When the fight entered its last third, and we had experienced another dose of ’open scoring,’ it was clear that Herrera would need something special to turn around the two scorecards that still favoured Garcia. Many will say that Herrera did just that, as he continued to work hard, out maneuver, and outscore the champion over the last three rounds. In the last round, Herrera found Garcia with some good shots and at the bell ,while Herrera went to his corner with his arms raised and still comparatively fresh and unmarked, the champion returned to his corner in a subdued manner, his face bloodied and marked.

The final scores were 114-114, 116-112, and 116-112; a majority decision for Garcia.  While this was not a robbery of  Chavez Jr. vs. Vera 1 or Beltran vs. Burns proportions, in what was a genuinely close fight, Herrera by virtue of his higher and often more accurate work-rate, especially in the early and closing rounds, seemed to have done enough to earn the decision. Many of the rounds could have been open to interpretation, but overall Garcia could not get going properly and allowed Herrera to outfox and out hustle him. Garcia again showed a tendency to be troubled by an opponent with a good jab, just as he was in his match with Zab Judah.   
This was a fight where the hungriest man seemed to be the challenger, and the champion seemed relieved to get home in one piece. 

After this disappointing performance, you would think that Garcia’s chances of a mega fight with Floyd Mayweather in the near future would have taken a blow, but then again, in the often topsy-turvy world that is professional boxing, it may well have the opposite effect. 

One positive to come of this fight for Garcia maybe the conviction that his days at 140 pounds have come to an end, and that it is finally time for him to move up to welterweight. Being tight at the weight would certainly explain Garcia’s lack of spark last night and his willingness to spend much of the contest on the back foot, when being more aggressive and moving forward seemed to be a better strategy against the challenger. Such a move to 147 pounds would not hurt Garcia’s chances of a Mayweather match either.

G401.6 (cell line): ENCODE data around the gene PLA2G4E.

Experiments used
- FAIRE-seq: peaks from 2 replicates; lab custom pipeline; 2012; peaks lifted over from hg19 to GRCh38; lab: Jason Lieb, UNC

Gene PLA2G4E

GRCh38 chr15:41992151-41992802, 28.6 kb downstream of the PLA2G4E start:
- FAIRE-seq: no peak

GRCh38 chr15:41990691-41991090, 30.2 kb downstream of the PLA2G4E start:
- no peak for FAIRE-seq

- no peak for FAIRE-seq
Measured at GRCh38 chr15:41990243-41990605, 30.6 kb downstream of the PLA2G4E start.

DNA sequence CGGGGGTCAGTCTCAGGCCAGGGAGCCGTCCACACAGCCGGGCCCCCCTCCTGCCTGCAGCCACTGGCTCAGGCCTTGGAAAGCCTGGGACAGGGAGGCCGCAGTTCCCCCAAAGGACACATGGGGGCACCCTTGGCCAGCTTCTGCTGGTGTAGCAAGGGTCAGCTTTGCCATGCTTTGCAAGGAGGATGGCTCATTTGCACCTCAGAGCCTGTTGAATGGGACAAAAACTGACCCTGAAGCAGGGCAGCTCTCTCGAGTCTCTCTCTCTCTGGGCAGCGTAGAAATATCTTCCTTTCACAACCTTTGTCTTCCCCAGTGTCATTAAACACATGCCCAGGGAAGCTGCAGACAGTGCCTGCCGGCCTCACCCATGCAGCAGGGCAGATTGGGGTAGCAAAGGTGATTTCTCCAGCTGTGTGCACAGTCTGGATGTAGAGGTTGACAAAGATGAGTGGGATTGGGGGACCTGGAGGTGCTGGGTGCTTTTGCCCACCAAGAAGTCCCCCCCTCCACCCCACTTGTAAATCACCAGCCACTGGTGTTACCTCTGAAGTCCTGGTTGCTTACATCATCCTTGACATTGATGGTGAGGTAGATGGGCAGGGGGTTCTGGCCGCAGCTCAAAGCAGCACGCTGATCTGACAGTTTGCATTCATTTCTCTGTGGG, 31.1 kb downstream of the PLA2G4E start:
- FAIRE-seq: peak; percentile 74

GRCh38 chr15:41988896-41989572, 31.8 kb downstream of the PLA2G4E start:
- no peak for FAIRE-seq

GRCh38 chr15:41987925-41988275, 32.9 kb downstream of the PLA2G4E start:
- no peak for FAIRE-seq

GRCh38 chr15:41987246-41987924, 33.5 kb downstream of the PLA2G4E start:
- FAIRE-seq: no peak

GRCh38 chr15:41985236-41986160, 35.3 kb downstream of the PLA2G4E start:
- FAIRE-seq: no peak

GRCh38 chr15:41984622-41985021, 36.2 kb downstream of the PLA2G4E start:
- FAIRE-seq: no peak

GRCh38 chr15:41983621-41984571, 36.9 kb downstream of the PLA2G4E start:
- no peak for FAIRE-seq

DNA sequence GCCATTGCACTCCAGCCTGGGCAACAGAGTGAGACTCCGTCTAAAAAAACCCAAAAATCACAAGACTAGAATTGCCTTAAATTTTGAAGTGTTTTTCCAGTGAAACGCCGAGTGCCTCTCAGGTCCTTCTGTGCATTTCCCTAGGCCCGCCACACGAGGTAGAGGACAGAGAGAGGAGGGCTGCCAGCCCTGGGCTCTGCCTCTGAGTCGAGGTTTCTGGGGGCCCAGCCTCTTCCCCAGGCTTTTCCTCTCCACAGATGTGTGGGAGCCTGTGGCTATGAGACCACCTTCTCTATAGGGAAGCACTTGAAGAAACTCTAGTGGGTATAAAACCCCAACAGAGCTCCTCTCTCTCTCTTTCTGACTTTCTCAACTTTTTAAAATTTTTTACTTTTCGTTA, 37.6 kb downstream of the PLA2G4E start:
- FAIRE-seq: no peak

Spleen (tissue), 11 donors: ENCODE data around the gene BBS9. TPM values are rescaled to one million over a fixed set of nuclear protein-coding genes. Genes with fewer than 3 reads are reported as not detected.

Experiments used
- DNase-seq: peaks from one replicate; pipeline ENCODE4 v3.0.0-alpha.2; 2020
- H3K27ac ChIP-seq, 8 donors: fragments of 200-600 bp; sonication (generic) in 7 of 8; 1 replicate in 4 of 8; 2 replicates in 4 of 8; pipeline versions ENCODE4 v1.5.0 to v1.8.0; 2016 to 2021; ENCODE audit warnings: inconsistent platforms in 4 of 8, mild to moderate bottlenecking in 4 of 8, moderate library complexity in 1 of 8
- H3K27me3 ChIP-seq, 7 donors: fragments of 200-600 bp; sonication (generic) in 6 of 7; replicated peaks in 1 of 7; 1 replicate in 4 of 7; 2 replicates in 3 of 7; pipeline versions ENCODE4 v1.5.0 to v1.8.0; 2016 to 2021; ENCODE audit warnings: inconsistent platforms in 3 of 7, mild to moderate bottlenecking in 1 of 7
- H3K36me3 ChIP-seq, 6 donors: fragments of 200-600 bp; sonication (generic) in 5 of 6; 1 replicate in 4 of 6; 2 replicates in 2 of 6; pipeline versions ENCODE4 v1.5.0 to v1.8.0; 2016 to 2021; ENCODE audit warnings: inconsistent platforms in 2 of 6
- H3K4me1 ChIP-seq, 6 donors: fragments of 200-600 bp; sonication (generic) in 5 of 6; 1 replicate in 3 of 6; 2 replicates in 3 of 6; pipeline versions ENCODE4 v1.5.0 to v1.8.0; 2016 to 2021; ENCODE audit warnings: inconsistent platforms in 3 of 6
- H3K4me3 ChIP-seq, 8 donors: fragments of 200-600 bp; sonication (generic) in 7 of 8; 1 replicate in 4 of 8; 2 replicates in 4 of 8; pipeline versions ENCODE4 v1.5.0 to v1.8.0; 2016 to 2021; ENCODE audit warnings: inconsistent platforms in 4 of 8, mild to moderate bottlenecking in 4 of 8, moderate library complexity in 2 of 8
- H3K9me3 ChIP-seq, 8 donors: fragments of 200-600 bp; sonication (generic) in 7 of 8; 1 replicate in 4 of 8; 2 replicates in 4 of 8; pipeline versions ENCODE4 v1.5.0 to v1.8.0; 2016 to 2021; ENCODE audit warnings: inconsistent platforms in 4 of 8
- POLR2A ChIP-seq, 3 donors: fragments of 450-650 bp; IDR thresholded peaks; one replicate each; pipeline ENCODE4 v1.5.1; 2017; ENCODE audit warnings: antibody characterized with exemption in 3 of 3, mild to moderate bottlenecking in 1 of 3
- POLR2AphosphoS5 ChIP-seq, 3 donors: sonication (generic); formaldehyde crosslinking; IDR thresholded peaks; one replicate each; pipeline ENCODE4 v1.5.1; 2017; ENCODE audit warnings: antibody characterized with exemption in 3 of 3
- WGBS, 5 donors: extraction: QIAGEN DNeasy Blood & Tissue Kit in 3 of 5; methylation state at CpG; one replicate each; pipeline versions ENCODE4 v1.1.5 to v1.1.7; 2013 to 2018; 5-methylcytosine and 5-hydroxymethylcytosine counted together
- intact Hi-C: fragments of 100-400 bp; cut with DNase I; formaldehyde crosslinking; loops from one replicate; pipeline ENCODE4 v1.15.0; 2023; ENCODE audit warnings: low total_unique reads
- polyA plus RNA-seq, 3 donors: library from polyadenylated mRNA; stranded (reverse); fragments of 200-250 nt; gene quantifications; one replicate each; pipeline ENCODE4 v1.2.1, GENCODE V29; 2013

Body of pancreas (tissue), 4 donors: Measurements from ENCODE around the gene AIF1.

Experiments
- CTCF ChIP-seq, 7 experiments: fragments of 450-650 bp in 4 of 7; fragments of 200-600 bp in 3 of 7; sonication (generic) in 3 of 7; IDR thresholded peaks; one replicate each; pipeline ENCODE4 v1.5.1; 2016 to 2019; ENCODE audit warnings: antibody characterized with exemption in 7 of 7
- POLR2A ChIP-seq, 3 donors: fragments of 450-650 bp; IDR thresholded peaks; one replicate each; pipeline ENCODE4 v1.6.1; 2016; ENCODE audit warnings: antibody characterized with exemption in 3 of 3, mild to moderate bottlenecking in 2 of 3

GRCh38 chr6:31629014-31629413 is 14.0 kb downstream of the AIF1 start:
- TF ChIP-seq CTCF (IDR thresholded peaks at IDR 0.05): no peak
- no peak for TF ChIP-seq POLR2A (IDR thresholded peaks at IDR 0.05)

In all, Danny Garcia is not likely to forget his ’homecoming’ in a hurry.  Next time he might want to make it a purely recreational visit.

As for Herrera, he comes out of this fight with a huge amount of credit, after being dismissed by some as being a class below Garcia and past his best.  Herrera showed that he can compete at the top level and has more to offer if given the chance.  Whether he will find it easy to get another title shot is another question. With his awkward, bustling style, it is unlikely that any of the other light-welterweight ’world champions’ will be too eager to put their belt on the line against him anytime soon.

The undercard to Garcia vs. Herrera featured two fights that were both explosive and controversial.

In what was being hailed as his ’breakout’ fight; Deontay Wilder (31-0, 31koes) took on his most dangerous opponent to date in Malik Scott (36-2-1, 13koes). What looked like an intriguing fight on paper was over in just 96 seconds of the 1st round. The action started quietly with both men sizing each other up, Wilder stalking, and Scott moving about the ring.
Scott seemed content to stay on the outside and reluctant to engage with Wilder, who tried to edge close to Scott and did a good job of cutting off the ring.